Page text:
But instead of the walkouts and political speeches and boisterous rallies like one Friday night at a nearby church — which included music stars such as Chance the Rapper and Jennifer Hudson — on Saturday the students got down to work. In an understated effort in the struggling Auburn Gresham neighborhood, about 20 teenagers with the March for Our Lives movement began a 20-state summer bus tour with a drive to register young voters and encourage them to go to the polls.

The students and recent graduates of Florida’s Marjory Stoneman Douglas High School, the site of a mass shooting in February that left 17 people dead and created a renewed effort to battle gun violence, said they don’t want a repeal of the Second Amendment or to banish guns. Instead, they want to galvanize the youth vote to make their peers understand how they can play an important role in getting more sensible gun reform laws on the books.

“The only horse we have in this race is living until tomorrow,” said Cameron Kasky, 17.

Volunteers maintained a registration kiosk as a DJ played music and local residents could pick up free fried chicken and ice cream. Partnering with teenagers from Chicago anti-violence groups, packs of young people canvassed surrounding blocks and rang doorbells. The Parkland and Chicago students, some of whom met during a Florida visit in March, walked leisurely as they talked and laughed with a familiarity that obscured the troubling circumstances that brought them together…



Scatter Gun

A week ago, our local paper got its mitts on the NRA survey that the gun cartel lobbying group’s mouthpiece here in Florida — Marion Hammer — sends out to candidates running in the state. Hammer was extremely, uh, triggered by the gun safety measures the wingnut super-majority Florida legislature passed earlier this year in the wake of the Marjory Stoneman Douglas High School massacre. The questions include the following:

1. In our view, completion of this questionnaire and signing your name is giving your word. NRA and USF [Unified Sportsmen of Florida] members as well as other constituents in your district trust you to keep your word. Do you agree that your answers are giving your word and that we expect you to keep it?

2 (c). Do you believe elected officials commit an act of malfeasance if they violate their Oath of Office and support legislation that contains provisions that they believe are unconstitutional?

Gun Granny Hammer has ruled the Florida GOP with an iron fist for decades, so I cannot tell you how delightful it is to see her insert snippy, passive-aggressive queries into her own survey to snipe at Republicans who defied her. Democratic candidates have also made hay of this year’s survey, featuring themselves defacing it or throwing it in the trash. Ha!

Also, a short while ago, The Post reported that the NRA has yanked all of its old legislator grades from its website. Post reporters asked why and got a variety of answers, including “nope, we didn’t change anything” and “it’s just an IT glitch.” An unnamed NRA flack admitted that “our enemies were using that.”

Another NRA flack, Jennifer Baker, did go on the record:

“Our grades are a member service,” she explained. “Our members vote and one of the services that we provide them is to assess — to the best that anyone can — the candidates’ position on the Second Amendment and make a determination what candidates in a very specific election are the best candidates to protect and defend their constitutional rights.” The grades are issued as close to the election as possible in order to have the most relevance to that election.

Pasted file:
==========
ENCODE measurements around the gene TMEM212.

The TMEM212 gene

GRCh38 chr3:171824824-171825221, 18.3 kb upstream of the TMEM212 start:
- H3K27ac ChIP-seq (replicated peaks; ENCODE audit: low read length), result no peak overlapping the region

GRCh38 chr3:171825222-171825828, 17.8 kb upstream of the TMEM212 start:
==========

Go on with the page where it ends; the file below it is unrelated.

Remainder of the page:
Pressed on the rationale for the change to the website, Baker first expressed frustration at the question.

“I don’t understand– Why are you asking? What does it matter to you?” she asked. “The grades are not relevant after the election.”

Baker promised to get back to The Post about the rationale behind the change on the NRA site, but then she ghosted, ignoring follow-up emails.

I think it’s pretty obvious why they’re making these changes. The Parkland kids and their allies are shining a bright light, and the roaches are scattering. Good.



Tuesday Morning Open Thread: Pride

From “mostly lurker and very occasional commenter” BlueinSLC:

This is a GREAT story about how awesome and diverse Salt Lake City is and has become. We have an incredibly vibrant LGBTQ community here, and a great Pride parade. Unfortunately, at last weekend’s pride parade some idiots harassed some participants on their way home. They sought refuge in a local ice cream shop, where one of the employees bravely confronted a crowd of 15-20 harassers. They attacked this guy, but he kept them at bay, eventually turning them away from the shop…

Here is a link to the Salt Lake Tribune article about it, and about how people have since been coming by to thank him. It’s a nice, hopeful, and sweet story, and one that (I hope) shows off where we are going.

From the Salt Lake Tribune:

On Saturday night, the 21-year-old was working behind the counter at Doki Doki dessert shop during a quiet shift. Just before closing, about 10:30 p.m., four frightened men who had just left the Utah Pride Festival burst through the door. The group of guys that had chased them in was gathering outside, making taunting gestures and yelling homophobic slurs.

[Terrance] Mannery ran to the entrance to block the mob from coming into the cafe.

One attacker shoved Mannery into the glass and metal door, breaking its hinge. Some of them started punching. It was dark and Mannery couldn’t see how many there were. He felt at least seven hits; one left a dark red scratch on his cheek. Witnesses have said he was trying to fend off some 15 to 20 muscular men.

The group, described by one bystander as some “wholesome Utah boys,” dispersed when a security guard approached. Mannery went back inside Doki Doki. Not knowing what else to do, he went back to taking orders. The four victims who ran in left in a Lyft. It was over in minutes…

“Even in hindsight, I would have still gone out,” said Mannery, who came to Utah from Wisconsin three years ago for school. During his first summer here, he went to the 2016 Pride Parade. There were a few protesters but nothing like what he saw Saturday.

“I hope this inspires more people to stand up, but hopefully they do it in a safer way. I don’t want people to try to take on entire groups by themselves, but if you hear your friends making jokes, definitely say something.”